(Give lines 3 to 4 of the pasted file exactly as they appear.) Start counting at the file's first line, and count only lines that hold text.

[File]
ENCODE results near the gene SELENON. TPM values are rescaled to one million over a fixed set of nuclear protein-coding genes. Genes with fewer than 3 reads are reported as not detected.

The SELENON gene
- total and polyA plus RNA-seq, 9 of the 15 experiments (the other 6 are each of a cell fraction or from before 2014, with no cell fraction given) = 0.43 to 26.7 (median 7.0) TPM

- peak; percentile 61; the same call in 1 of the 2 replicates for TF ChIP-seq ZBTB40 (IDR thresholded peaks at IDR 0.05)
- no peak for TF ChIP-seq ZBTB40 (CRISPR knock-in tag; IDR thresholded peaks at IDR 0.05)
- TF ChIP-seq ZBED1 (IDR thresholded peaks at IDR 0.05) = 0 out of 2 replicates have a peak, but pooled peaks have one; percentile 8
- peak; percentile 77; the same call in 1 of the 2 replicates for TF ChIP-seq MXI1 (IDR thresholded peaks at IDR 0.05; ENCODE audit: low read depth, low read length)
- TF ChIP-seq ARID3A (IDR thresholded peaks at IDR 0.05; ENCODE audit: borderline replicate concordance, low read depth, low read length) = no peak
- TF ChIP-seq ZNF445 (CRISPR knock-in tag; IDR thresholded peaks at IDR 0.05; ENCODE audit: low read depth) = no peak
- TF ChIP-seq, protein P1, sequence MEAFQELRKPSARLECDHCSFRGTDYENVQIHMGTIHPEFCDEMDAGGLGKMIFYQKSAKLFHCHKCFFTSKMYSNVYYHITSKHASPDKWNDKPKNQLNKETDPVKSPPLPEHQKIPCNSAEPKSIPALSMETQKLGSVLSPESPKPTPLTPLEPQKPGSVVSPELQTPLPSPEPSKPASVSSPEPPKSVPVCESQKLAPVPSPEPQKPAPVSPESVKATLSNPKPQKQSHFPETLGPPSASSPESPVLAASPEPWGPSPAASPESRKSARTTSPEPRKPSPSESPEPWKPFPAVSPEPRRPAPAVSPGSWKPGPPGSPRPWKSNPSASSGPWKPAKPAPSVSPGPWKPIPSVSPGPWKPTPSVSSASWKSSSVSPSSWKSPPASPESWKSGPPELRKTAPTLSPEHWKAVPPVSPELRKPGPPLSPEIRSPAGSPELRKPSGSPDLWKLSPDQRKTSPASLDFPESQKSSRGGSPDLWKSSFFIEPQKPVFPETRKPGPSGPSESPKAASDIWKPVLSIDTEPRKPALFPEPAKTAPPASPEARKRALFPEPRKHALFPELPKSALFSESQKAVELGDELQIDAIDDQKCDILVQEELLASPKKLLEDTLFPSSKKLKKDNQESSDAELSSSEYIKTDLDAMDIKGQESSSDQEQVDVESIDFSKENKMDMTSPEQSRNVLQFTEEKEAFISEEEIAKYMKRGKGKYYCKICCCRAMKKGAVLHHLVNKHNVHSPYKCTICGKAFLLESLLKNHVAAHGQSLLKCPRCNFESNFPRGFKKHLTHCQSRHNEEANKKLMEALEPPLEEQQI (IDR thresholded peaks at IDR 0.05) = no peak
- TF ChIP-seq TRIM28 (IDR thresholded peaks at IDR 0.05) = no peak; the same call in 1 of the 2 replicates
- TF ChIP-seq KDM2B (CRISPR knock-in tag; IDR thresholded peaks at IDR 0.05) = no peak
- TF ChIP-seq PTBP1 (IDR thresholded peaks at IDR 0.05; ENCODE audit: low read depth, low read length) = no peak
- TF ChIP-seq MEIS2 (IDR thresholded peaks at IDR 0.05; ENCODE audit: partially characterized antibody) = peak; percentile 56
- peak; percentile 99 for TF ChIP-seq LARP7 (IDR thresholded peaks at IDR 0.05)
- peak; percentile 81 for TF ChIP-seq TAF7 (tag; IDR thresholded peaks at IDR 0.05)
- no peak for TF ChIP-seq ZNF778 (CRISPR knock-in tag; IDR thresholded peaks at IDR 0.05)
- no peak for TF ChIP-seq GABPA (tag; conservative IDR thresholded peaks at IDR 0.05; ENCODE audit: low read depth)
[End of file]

- total and polyA plus RNA-seq, 9 of the 15 experiments (the other 6 are each of a cell fraction or from before 2014, with no cell fraction given) = 0.43 to 26.7 (median 7.0) TPM

- peak; percentile 61; the same call in 1 of the 2 replicates for TF ChIP-seq ZBTB40 (IDR thresholded peaks at IDR 0.05)